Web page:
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My Mom's Face
It started on an irregular day in fifth grade. It was the day of the school spelling bee. I was in it, and all my thoughts were on winning the spelling bee. It never occurred to me that something else might happen that day.
In the morning, I was a robot who eats breakfast, brushes her hair, and goes to school. At 8:30 sharp the spelling bee began, and I was nervous. The other contestants and I found our seats in the front of the library, where the bee would be taking place.
I spelled every word correctly and articulately. After what seemed like years, but was probably only twenty minutes, it was down to two people: Adam Kimball and me. I knew Adam a little bit, and he annoyed me. We dueled. He spelled a word right, then I did.
“Please spell apostrophe,” the announcer told Adam. Adam went right on ahead.
“Apostrophe. A-p-o-s-t-r-o-p-h. Apostrophe.” The judges thumbs went sideways, a cue that it was spelled incorrectly. The judges were there to make sure the word was spelled correctly. There were three of them, and I only recognized one slightly. She was the principal before I got there. If I got this word right, I would win. All my thoughts were on winning. I think everyone had that.
“Ivy,” the pronouncer, who was the principal, said, “please spell mercurial.”
I had gotten a hard one. I thought it through. It was probably spell like mercury, but was it -el, or -ial? This was hard. I hazarded a guess at -ial.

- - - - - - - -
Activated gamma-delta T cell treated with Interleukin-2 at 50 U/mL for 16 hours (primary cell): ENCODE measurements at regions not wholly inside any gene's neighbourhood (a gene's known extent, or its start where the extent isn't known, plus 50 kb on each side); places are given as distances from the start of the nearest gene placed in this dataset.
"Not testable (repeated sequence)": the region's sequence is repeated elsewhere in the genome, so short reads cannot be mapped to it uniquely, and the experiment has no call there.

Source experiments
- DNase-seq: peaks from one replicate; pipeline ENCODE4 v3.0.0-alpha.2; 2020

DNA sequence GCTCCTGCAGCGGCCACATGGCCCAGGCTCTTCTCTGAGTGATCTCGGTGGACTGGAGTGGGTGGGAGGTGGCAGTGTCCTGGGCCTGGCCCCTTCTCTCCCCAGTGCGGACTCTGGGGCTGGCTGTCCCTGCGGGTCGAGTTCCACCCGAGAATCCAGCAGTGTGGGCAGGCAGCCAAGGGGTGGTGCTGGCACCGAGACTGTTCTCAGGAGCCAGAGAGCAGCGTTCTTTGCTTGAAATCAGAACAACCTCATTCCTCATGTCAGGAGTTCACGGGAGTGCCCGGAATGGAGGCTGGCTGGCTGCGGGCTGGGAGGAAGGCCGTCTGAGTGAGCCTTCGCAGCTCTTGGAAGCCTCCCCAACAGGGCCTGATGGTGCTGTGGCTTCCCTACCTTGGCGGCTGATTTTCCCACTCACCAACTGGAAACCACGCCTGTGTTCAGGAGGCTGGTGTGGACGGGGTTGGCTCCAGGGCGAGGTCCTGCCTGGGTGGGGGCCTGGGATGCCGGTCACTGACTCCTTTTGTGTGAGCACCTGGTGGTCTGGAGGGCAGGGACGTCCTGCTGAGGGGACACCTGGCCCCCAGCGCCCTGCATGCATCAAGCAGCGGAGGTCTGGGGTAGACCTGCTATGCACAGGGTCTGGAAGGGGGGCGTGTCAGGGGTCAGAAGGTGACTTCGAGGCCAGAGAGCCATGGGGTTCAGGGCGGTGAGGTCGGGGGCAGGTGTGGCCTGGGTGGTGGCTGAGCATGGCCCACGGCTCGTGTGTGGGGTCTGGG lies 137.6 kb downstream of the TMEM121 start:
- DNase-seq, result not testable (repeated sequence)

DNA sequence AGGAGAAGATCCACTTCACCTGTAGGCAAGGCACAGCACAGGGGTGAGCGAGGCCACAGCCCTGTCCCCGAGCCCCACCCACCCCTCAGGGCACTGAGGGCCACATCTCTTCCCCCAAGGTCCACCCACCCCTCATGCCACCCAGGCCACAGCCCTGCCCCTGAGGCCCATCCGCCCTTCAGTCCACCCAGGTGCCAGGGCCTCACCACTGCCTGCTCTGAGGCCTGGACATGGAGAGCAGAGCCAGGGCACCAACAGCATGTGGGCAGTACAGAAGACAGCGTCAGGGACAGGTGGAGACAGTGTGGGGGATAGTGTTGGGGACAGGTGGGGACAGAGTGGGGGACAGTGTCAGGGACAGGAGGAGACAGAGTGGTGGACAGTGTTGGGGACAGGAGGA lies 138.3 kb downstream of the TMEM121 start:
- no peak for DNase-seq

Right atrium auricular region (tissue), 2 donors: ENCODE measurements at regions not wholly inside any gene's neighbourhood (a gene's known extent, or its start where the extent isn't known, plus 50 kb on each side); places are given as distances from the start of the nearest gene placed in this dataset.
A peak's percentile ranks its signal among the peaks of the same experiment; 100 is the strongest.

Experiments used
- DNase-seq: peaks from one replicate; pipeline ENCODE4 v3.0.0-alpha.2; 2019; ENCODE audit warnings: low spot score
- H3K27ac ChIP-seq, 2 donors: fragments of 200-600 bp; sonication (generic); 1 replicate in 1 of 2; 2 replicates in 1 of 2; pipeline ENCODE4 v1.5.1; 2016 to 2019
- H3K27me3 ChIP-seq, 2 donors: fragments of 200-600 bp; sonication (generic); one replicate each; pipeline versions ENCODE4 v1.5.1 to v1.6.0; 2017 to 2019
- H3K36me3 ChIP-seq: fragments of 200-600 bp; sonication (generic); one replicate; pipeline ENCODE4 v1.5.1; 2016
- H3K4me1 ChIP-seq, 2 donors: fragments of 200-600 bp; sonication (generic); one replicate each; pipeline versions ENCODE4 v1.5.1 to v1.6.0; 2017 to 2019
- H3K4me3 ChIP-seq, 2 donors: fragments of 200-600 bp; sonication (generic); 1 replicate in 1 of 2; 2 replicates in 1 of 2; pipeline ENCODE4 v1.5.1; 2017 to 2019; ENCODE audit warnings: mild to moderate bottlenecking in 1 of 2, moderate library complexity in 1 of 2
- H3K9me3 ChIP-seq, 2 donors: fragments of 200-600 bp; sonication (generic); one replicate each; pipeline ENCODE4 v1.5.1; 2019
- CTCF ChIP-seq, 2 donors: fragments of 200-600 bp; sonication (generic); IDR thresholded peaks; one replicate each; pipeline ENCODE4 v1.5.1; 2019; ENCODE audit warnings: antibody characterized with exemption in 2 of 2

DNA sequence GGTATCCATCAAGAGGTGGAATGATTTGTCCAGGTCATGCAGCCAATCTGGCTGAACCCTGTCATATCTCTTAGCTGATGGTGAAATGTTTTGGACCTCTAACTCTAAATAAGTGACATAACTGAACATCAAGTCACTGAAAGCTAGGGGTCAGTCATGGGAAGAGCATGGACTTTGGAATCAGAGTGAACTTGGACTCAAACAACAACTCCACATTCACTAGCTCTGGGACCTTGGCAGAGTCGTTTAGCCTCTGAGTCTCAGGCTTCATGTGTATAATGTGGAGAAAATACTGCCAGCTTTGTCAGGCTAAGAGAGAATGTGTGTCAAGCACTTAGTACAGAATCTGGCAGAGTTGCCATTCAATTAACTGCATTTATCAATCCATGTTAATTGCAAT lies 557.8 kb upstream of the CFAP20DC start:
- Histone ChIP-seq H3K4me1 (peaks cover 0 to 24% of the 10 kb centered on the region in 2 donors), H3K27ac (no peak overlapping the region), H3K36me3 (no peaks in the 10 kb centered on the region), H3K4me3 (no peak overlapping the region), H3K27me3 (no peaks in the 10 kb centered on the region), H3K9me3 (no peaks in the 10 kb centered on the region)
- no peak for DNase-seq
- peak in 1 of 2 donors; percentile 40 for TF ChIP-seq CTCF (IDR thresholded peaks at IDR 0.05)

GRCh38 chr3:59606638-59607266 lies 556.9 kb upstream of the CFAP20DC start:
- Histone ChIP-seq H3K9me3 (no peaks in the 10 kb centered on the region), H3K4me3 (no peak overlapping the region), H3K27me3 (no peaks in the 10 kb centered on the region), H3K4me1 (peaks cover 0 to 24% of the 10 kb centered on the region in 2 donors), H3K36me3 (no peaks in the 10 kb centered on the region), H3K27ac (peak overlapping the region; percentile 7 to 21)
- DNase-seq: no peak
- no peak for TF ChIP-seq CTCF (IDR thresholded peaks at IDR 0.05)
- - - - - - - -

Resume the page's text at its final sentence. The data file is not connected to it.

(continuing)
“Mercurial.” I said. I took a deep breath, envisioning it in my mind. “M-e-r-c-u-r…” I took a breath. “i-a-l. Mercurial.”
“That is correct. We have a winner!”
After that everything was a very good blur. I got hugs and handshakes from all around, and many people said congratulations. I congratulated Adam, and he returned it. My Mom had made it to the spelling bee, and she gave me a hug, with no need for words. Everything was good, in fact, too good to be true. I went through the day on a cloud, when something very different was happening at home.
I went to my Dad’s that night. We celebrated my achievement, and I had a big bowl of ice cream, and a new book, probably one of the Warrior Cat books. Then we sat down to read, and my Dad came over to me. I knew immediately something was wrong. He never interrupted me when I was reading. Things went from very good to very bad quickly.
“Your Grandma has had a stroke.” he said. Just that. I knew exactly what a stroke was; it was were there was a vein in your brain that was clogged, and the person went unconscious. It was never a good thing, and it had happened to Grandma. My grandma. I almost burst out crying, but I didn’t.